STRANGE BUT TRUE- Drat! Odious rodents survive everything


Q. What fascinating facts do Liza Lentini and David Mouzon write in Discover magazine about one of mankind's greatest plagues? –P. Piper

A: There are 56 known species, including browns and blacks of various shades, their teeth growing 4-6 inches per year– at least they would if not constantly worn down from gnawing on pipes, cement, brick, wood, bones for dinner. A female can mate 500 times in a six-hour period, and a pair of browns could produce 2,000 descendants in a year if unchecked. Flush one down the toilet, and it can tread water for three days and survive, or it could fall 50 feet and land uninjured. 

Its favorite city eats are scrambled eggs, macaroni and cheese, cooked corn. Absent these, its own feces will do in a pinch for nutritional value. Killing one or many was popular sport for man and dog in 19th-century London, with one 13-pound bull terrier doing in 100 in 5 1/2 minutes. 

"Drats" has nothing to do with them, being a short form of "od rat," a euphemism for "God rot," a sort of profanity. Owing to their skill at stowing away on ships, this creature, identified as an anagram and palindrome of "star," enjoys nearly worldwide distribution. 

Q. From how high up might a dropped baseball be caught by someone down below? –G. Bagby

A. In 1908, a couple of major league catchers nabbed baseballs tossed from atop the 555-foot Washington Monument, says Jearl Walker in The Flying Circus of Physics. Thirty years later, Cleveland Indians catchers Frankie Pytlak and Hank Helf waited beneath Cleveland's Terminal Tower as balls were dropped from 700 feet up (213 meters). They wore steel helmets for protection as the balls reached an estimated 140 mph (225 km/hr).

Helf caught the first ball, claiming there was nothing to it, but the next five for Pytlak went astray. One bounded up to the 13th floor and was fielded by a police sergeant after its third bounce. "On the sixth try, Pytlak made his catch and shared the record," Walker writes.

In 1939, Joe Sprinz of the San Francisco Baseball Club tried to catch a ball dropped from a blimp 800 feet or more up; on the fifth try, he gloved one, but the impact drove hand, mitt, and ball into his face, fracturing his jaw in 12 places, breaking five teeth and knocking him unconscious– and he dropped the ball.

More ludicrous was a 1916 toss from an airplane at 400 feet by Brooklyn Dodgers trainer Frank Kelly. He pretended to launch one toward manager Wilbert Robinson below, though in reality he had substituted a red grapefruit. 

"When the fruit exploded on impact, its red contents drenched Robinson," Walker reports. "He cried, 'It broke me open! I'm covered with blood.'"

Q. What bizarre sight might a climber see from atop a high mountain? –A. Lowe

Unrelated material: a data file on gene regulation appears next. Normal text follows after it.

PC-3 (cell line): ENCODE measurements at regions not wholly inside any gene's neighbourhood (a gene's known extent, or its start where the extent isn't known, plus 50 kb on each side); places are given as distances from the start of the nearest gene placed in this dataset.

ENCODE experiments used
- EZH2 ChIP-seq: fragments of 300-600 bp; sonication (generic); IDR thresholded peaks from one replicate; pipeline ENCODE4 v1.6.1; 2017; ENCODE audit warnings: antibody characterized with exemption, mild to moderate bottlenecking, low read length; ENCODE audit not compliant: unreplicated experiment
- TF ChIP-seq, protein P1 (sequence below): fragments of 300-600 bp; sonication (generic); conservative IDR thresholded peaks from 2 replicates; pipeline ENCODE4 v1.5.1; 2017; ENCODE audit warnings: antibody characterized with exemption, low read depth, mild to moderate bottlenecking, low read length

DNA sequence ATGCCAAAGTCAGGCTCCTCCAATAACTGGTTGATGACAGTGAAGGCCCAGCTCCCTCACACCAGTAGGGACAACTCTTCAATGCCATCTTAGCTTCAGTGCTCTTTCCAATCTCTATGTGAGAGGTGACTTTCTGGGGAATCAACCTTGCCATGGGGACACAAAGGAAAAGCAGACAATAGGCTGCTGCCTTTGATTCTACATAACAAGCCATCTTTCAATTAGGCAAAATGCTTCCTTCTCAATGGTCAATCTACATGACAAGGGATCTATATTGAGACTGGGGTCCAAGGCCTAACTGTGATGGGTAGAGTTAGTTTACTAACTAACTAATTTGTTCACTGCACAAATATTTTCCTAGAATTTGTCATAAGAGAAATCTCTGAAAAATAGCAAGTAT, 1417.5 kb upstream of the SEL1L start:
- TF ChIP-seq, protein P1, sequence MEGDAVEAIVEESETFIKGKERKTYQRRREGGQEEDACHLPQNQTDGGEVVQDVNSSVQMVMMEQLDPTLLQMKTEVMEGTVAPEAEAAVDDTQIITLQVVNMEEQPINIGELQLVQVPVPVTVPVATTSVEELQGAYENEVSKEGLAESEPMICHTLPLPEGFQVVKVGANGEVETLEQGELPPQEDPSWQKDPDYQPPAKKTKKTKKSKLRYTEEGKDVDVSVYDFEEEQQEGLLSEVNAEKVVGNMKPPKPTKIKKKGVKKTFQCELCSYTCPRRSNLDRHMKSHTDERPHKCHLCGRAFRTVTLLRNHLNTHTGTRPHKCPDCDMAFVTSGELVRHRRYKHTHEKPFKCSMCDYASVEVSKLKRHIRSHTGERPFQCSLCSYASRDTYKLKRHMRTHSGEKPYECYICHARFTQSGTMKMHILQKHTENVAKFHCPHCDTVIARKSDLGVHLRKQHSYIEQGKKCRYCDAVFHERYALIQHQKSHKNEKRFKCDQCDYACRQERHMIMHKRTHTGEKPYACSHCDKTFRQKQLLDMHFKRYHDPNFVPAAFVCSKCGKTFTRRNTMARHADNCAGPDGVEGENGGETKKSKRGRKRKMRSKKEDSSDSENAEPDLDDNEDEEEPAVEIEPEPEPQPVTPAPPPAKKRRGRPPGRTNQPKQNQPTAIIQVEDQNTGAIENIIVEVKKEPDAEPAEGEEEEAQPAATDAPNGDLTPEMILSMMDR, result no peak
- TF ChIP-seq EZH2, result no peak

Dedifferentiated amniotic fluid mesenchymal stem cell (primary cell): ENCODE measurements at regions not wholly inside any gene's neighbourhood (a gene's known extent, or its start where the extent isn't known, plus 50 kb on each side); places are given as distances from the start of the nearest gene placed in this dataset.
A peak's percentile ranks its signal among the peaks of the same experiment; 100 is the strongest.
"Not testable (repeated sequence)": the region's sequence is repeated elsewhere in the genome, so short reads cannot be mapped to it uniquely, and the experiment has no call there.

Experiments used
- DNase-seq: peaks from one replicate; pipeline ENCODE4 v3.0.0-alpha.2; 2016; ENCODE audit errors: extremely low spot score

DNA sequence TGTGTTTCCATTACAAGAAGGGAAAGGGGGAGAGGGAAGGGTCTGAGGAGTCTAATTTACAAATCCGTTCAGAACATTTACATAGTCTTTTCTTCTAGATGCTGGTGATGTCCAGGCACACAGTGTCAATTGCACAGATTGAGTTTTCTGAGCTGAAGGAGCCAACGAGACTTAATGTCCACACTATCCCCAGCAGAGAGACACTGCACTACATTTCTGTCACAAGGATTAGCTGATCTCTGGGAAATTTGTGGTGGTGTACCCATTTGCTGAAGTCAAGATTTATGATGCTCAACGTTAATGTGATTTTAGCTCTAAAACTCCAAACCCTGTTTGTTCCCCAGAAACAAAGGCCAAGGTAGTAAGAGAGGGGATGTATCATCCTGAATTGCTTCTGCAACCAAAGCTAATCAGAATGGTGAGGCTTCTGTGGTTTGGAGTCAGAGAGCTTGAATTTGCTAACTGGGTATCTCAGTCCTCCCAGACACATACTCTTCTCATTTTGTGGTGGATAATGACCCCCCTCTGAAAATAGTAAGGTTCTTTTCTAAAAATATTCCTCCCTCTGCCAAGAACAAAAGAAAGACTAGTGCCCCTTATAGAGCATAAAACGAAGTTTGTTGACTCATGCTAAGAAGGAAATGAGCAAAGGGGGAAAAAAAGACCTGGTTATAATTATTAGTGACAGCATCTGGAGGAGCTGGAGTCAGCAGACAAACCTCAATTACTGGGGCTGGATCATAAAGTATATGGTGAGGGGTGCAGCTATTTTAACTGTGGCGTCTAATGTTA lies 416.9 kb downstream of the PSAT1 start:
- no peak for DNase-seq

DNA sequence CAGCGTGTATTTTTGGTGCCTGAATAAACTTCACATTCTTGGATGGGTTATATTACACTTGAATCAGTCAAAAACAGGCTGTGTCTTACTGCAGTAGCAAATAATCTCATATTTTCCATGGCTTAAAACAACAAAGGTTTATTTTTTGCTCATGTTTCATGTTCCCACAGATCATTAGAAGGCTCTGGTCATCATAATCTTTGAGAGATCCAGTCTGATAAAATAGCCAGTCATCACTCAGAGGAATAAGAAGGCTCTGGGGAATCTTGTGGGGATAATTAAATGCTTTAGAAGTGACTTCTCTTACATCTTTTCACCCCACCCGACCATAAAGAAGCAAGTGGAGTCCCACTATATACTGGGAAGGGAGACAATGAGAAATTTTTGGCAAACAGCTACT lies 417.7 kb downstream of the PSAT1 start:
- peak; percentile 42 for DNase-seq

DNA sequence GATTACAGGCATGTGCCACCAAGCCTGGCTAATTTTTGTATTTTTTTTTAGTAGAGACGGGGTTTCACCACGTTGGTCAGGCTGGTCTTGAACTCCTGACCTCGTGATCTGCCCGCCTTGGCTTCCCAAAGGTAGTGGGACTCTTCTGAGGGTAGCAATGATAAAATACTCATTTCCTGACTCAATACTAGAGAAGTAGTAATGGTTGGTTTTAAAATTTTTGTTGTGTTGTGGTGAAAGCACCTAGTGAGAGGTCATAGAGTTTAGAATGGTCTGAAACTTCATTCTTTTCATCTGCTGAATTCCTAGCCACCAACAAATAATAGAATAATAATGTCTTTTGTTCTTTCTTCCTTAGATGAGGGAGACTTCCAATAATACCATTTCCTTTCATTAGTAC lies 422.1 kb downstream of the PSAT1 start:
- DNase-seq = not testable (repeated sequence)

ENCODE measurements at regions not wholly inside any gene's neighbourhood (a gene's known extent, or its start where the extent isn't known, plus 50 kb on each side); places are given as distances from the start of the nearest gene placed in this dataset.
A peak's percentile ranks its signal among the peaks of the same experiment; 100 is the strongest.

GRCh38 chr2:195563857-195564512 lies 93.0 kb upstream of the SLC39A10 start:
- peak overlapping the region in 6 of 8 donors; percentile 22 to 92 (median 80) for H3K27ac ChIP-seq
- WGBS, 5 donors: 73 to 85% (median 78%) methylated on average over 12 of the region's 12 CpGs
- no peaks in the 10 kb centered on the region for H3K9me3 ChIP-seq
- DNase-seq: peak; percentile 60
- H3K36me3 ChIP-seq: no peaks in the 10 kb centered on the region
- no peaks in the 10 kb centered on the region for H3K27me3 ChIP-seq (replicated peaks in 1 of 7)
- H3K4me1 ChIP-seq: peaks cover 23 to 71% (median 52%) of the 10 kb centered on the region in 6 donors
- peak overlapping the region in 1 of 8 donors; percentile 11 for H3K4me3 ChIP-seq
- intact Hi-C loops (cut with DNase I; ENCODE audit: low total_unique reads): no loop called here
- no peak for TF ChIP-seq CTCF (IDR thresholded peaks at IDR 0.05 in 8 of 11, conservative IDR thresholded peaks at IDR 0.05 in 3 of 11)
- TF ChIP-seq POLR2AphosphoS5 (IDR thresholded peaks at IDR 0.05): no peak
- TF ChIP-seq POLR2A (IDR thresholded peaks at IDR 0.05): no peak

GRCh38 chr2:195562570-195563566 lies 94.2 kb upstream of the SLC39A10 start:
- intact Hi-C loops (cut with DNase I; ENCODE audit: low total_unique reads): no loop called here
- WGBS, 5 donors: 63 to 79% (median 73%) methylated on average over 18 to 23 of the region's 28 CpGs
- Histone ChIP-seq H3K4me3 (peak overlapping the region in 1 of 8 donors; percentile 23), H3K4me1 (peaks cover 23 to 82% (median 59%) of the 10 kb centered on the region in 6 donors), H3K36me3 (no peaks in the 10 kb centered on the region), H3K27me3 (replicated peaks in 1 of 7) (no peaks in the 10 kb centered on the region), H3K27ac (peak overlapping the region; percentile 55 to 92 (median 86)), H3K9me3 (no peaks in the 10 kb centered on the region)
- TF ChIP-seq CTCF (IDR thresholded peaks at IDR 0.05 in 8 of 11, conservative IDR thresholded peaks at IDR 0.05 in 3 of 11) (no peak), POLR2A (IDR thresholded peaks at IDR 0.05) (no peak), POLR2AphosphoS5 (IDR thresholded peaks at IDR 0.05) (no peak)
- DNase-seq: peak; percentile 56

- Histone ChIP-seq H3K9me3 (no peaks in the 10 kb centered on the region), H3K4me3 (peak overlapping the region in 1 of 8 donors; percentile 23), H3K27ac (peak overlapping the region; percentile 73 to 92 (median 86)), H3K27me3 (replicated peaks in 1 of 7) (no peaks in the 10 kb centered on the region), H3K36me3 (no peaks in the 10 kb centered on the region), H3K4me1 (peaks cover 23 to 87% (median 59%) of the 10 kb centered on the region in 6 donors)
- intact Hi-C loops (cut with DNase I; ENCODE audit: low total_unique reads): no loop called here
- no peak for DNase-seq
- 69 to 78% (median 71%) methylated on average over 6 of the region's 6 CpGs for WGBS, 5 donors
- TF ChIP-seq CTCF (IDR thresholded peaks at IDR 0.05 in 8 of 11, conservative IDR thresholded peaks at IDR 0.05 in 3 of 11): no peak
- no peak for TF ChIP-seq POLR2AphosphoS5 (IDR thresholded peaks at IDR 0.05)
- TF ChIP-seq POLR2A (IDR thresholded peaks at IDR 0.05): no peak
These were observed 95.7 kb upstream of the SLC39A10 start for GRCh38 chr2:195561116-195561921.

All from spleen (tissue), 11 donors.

A. Serious mountain climbers have long known that thin air and reduced oxygen to the brain can bring on acute mountain sickness at altitudes above 2500 meters (8000 feet), say Sandra Aamodt and Sam Wang in Welcome to Your Brain. At these heights, they write, "Mountaineers report perceiving unseen companions, seeing light emanating from themselves or others, seeing a second body like their own, and suddenly feeling emotions like fear."

Neural structures in and near the temporal and parietal lobes of the cortex can be affected, triggering seizures that elicit intense religious experiences, such as feeling that one is in heaven or in the presence of a Supreme Being. Generally, such visions are associated not only with mountains–Moses encountering a voice from a burning bush on Mount Sinai– but with other remote areas such as deserts where environmental conditions and stresses are extreme. 

Q. What's the most common cinematic sci-fi error– unsound science, you might say– to which Stanley Kubrick's classic is the quiet exception? –Hal

A. Outer space noise. Sound waves require a medium through which to travel, such as air or water, points out Adam Weiner in Don't Try This at Home: The Physics of Hollywood Movies. Sound cannot propagate through a vacuum, and therefore even a supernova explosion in space would make no sound, never mind spaceships whizzing around. 

In the 1977 Star Wars, the evil empire develops a death star capable of destroying an entire planet with a single high-energy beam. Numerous exciting space battles ensue, and in every one of them, the noise is deafening, as the ships emit whizzing, screeching and whirring sounds. This same blunder occurs in movies like Star Trek, Galaxy Quest, Starship Troopers, but Star Wars surely ranks as the consistently loudest. Only the beautiful exception of 2001: A Space Odyssey portrays the silence of space as it really is.

A space battle occurring in complete silence would be not only more accurate but more exciting than the usual fare, suggests Weiner. "Imagine the dramatic tension between the absolute silence of space juxtaposed with the deafening chaos inside an embattled space cruiser," he writes. "That's a scene I would love to see."

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